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UBCM will work with province on auditor-general but their members don’t like it

September 29th, 2011 · 19 Comments

A Gordon Campbell lovefest — that’s what the annual convention of civic politicians often was. The former premier had been a councillor, a mayor, the head of Metro Vancouver, and the president of the Union of B.C. Municipalities, so people knew he understood what the job was like.

Thankless, gruelling hours, by and large crummy pay, and on the front lines of public sniper fire, unlike cushy provincial and federal jobs, where a phalanx of aides usually protect politicians from too much contact with the restless masses.

When Christy Clark said she’d bring in a municipal auditor-general and commented, as one senior civic politician recounted to me vividly, that “municipal spending is out of control,” that did not go over well with that group.

As my story in today’s Globe makes clear, Clark and her minister and her minister’s staff have been dedicating an unusual amount of time the last two weeks to trying to get back on good terms with that group. These 2,000-some politicians, after all, are out in the community every day telling their residents what they think of this or that provincial initiative.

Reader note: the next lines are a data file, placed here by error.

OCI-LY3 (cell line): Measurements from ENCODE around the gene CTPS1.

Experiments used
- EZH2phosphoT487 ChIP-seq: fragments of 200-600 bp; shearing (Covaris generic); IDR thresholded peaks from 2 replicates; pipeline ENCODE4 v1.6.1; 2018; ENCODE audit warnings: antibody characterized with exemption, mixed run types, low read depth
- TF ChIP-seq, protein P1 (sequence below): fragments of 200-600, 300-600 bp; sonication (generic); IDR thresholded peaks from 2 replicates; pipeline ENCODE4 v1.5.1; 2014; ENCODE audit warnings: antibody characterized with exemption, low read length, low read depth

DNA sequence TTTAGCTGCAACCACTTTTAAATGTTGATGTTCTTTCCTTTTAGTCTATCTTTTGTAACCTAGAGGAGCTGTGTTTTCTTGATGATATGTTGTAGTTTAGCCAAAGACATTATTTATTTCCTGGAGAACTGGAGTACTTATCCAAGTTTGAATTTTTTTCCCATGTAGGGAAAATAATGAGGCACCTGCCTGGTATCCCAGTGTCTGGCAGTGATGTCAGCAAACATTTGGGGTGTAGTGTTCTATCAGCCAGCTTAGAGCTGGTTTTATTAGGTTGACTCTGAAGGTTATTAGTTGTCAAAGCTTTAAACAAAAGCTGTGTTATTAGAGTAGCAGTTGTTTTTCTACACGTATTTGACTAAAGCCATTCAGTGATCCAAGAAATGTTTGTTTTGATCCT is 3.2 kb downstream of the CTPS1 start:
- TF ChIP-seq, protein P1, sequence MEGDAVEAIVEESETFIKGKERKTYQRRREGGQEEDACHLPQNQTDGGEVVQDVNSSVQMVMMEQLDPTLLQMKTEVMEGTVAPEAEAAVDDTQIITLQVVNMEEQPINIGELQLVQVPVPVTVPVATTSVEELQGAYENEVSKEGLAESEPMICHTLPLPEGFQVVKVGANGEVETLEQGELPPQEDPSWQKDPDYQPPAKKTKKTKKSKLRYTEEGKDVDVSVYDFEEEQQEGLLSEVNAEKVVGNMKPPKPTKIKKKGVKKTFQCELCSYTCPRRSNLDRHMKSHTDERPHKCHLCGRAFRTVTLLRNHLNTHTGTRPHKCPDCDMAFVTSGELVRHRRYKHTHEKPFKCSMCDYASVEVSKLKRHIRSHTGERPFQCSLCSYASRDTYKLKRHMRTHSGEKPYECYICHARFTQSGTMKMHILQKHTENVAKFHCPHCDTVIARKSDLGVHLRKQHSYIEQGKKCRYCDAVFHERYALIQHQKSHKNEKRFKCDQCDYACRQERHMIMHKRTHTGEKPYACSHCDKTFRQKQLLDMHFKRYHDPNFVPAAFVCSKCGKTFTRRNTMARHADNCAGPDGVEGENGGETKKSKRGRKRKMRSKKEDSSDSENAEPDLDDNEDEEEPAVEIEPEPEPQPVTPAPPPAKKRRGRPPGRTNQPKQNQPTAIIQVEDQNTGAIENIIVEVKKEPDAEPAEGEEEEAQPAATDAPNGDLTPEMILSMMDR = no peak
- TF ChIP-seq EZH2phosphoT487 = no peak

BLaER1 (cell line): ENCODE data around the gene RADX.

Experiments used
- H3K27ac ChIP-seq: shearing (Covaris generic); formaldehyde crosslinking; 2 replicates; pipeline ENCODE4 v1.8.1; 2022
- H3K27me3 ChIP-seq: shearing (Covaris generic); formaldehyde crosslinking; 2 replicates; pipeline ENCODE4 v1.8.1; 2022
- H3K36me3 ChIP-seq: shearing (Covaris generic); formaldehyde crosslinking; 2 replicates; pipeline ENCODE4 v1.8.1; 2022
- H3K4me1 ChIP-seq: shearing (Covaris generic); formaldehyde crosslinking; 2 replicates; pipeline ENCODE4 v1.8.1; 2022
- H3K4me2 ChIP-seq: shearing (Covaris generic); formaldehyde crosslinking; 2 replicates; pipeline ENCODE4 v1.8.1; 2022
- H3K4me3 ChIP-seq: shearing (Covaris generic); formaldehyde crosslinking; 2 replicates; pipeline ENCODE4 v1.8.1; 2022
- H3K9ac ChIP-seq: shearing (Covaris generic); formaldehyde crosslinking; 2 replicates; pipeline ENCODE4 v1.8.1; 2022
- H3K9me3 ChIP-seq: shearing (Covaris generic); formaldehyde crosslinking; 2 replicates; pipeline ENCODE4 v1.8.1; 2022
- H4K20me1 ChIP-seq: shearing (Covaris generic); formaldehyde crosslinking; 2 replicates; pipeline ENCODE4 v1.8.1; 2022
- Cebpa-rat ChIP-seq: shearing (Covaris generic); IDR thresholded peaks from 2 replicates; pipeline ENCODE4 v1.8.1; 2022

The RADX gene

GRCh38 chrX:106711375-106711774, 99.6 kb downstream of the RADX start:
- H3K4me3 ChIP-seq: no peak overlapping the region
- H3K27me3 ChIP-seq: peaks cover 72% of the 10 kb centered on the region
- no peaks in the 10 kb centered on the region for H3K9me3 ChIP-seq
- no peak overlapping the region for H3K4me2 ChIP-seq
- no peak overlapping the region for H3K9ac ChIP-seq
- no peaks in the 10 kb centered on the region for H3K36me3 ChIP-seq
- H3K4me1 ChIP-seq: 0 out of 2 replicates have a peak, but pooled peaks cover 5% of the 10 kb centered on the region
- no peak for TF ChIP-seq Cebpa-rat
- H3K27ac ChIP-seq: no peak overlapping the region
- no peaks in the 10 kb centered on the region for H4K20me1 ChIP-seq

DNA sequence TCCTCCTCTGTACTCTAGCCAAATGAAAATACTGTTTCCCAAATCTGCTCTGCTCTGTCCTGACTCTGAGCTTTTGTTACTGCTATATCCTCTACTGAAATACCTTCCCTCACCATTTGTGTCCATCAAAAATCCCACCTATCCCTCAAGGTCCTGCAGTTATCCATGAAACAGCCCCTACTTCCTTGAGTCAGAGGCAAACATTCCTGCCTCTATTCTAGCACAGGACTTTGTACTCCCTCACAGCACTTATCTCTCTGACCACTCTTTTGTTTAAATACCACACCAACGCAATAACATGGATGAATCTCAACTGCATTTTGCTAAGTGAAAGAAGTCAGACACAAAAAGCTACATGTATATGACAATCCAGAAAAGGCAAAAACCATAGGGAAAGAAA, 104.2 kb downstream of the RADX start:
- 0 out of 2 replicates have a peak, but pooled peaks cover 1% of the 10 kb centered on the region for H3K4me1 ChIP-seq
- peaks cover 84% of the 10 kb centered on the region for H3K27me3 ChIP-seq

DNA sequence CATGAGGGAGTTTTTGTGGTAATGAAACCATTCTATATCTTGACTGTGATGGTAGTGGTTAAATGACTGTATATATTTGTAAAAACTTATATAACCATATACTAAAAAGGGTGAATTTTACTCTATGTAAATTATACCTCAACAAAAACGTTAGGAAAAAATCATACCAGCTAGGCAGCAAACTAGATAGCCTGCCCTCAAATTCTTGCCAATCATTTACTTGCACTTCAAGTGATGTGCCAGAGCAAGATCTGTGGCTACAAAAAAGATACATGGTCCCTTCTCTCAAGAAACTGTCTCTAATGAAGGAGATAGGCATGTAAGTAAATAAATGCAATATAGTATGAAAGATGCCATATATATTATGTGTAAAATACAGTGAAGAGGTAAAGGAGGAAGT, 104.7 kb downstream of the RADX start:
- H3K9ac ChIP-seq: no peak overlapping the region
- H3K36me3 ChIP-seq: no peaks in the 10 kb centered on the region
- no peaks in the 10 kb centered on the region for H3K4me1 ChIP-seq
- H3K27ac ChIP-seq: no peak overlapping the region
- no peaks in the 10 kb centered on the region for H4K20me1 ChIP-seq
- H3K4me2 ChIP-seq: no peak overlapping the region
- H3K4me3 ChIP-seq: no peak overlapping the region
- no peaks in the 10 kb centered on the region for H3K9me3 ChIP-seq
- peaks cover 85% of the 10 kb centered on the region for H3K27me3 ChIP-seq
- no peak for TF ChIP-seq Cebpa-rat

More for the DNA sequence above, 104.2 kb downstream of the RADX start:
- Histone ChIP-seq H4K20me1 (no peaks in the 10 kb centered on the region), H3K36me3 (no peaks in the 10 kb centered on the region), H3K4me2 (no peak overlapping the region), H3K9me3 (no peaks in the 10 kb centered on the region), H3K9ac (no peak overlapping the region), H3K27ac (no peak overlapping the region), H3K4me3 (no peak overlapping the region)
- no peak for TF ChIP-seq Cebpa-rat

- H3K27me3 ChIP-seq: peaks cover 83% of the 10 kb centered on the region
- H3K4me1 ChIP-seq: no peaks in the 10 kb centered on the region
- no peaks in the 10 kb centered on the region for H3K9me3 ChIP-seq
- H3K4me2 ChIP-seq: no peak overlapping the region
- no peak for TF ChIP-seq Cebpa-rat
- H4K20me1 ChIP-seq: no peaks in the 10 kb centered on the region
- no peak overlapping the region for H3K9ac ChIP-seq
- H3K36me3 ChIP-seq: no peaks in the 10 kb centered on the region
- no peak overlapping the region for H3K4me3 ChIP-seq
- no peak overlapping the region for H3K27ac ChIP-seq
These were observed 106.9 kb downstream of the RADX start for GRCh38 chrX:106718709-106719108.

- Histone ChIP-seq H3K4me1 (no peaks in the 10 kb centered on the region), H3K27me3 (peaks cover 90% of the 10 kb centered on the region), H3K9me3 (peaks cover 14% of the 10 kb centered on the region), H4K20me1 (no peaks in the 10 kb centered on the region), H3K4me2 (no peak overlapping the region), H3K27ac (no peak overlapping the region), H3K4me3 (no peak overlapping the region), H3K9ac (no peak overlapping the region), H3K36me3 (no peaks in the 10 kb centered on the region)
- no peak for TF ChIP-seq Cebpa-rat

The voters this morning grudgingly okay the UBCM to work with the province on figuring out how the office should work and what kinds of things it should do. But they also delivered the message loud and clear that they still didn’t think much of it.

Campbell’s speech at the end of the convention was often a platform for bringing presents to this group. Now civic politicians, feeling stung but hoping that the premier is genuine in wanting to improve her relationship to them, are waiting to see what she’ll do for their communities tomorrow.

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